Home > Blog Posts, Series 2: Evaluation of Traditions > Evaluation of Traditions: Magic

Evaluation of Traditions: Magic

“There is no ‘black magic’, but rather sorcerers groping in the dark. They grope in the dark because the light of gnosis and mysticism is lacking.” (Meditations on the Tarot, corrected edition 2002 Tarcher/Putnam, pg. 43)

There are many different “traditions” of magic, though they all come down, more or less, to aesthetic differences over practical ones. Certain among these traditions do appear to be more consistently effective than others, but I’ll get to that. Given the preceding, I’m going to treat magic as a single subject for the purposes of this article, only referring to differences of magical systems when necessary for clarity. It is also important to define my parameters right from the start. Under the heading of magic, I include divination and psychism (psychic powers). Divination is simply the use of magical techniques to gain information, while psychic powers are magical powers usually distinguished by their untrained use. Within these categories are also included most New Age and New Thought practices.

“Psychic” means “pertaining to the soul”, from the Greek “psyche”. Let us briefly explore mystical psychology (study, or logic, of the soul) before moving on to the implications of such on magic. Each human being is composed of their physical body, their soul (personality, astral body) and mind (mental body). Nearly every mystical and religious tradition worldwide will agree on this scheme, or one very much like it. Some divide these three “bodies” yet further, while some consider the soul and mind to be two facets of a single entity. It doesn’t matter if these divisions are taken literally or not; while we are alive, there are no hard and fast divisions here, anyway. What is important is that we recognize these three levels of our living awareness: physical, emotional/personal, and mental.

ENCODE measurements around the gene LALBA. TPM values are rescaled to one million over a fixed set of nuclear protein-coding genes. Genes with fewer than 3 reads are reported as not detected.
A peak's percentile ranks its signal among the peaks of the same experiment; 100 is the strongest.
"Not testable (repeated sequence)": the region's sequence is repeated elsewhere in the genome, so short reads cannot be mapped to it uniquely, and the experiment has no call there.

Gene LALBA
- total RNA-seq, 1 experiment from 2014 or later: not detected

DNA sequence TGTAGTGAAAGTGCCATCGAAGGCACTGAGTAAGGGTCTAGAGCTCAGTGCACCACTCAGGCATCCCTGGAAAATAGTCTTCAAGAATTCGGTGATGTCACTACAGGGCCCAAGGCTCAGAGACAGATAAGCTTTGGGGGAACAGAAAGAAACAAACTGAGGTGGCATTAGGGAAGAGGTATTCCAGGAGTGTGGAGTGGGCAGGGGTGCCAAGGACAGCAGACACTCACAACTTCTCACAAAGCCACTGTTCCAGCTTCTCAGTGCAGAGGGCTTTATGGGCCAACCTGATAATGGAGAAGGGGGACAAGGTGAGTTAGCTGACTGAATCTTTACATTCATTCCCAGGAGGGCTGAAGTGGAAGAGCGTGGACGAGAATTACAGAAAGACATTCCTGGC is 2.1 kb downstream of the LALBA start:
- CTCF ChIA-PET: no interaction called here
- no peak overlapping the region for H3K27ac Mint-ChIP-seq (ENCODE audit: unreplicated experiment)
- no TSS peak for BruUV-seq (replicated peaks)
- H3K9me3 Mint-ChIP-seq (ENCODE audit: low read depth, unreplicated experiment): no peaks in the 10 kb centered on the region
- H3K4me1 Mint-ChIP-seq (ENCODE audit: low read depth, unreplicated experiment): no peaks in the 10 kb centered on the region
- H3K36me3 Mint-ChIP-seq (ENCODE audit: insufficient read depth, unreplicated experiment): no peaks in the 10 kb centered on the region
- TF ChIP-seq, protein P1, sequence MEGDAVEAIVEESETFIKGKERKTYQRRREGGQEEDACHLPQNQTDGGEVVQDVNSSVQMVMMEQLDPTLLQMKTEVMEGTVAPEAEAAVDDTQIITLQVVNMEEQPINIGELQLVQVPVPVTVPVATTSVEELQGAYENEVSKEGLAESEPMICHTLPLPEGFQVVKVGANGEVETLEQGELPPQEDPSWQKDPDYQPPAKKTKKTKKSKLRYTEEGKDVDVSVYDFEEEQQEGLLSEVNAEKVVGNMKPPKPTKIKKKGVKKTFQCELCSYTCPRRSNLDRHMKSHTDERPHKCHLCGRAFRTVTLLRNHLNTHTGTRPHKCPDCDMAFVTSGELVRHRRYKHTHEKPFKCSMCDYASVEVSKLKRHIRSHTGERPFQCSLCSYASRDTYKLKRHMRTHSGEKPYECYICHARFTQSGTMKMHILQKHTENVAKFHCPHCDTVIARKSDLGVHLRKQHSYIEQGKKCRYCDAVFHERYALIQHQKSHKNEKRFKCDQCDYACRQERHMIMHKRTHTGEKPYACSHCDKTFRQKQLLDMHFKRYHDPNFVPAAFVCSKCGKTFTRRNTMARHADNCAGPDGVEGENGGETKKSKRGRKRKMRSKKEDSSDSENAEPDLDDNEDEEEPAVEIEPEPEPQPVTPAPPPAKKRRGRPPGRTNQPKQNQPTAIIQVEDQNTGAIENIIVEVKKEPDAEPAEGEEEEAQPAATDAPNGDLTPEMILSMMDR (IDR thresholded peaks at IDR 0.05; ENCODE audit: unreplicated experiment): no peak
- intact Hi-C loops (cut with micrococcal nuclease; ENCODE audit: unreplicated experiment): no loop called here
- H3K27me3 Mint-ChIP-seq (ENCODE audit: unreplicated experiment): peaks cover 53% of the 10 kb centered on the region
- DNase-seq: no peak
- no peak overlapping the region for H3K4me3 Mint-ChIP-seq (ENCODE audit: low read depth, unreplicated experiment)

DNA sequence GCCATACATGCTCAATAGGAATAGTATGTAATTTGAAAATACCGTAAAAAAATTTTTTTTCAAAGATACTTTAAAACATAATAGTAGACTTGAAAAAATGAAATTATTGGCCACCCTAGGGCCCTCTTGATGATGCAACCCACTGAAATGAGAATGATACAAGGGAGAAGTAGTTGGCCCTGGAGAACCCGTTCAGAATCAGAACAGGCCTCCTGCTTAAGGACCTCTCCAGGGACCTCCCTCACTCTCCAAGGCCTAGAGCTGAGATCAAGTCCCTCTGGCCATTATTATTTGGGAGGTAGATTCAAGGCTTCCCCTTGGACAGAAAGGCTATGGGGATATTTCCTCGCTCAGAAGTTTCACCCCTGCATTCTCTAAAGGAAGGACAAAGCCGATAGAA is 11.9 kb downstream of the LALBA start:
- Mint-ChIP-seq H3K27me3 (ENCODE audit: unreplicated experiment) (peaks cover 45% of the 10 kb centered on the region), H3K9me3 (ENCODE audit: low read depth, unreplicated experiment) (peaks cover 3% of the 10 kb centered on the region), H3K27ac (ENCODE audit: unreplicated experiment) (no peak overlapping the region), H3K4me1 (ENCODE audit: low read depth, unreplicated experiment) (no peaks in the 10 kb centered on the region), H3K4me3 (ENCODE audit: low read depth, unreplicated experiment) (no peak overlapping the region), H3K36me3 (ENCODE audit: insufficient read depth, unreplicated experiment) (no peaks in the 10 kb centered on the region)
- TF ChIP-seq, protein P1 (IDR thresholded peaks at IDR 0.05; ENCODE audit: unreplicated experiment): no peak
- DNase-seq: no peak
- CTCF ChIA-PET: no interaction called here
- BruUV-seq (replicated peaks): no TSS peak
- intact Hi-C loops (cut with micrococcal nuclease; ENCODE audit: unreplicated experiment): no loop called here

There is still a subtler layer, though: Spirit. In much of Western esoteric thought, mind and spirit are often conflated with one another. Even the great Franz Bardon used the terms almost interchangeably (although with an often unnoticed subtlety that belies his acute awareness of the differences). The cause of the conflation is that most people will go through their whole lives with only a handful of truly, consciously, spiritual experiences. Under those conditions, experiences of the spirit seem to be explainable as simple overload of the mind-brain. This is not entirely untrue; the way we consciously learn to reach for spiritual experiences does involve a lot of mental game-playing (concentration) at first. Eventually, according to the masters, the games become unnecessary as mind melts into Spirit and becomes identified with It.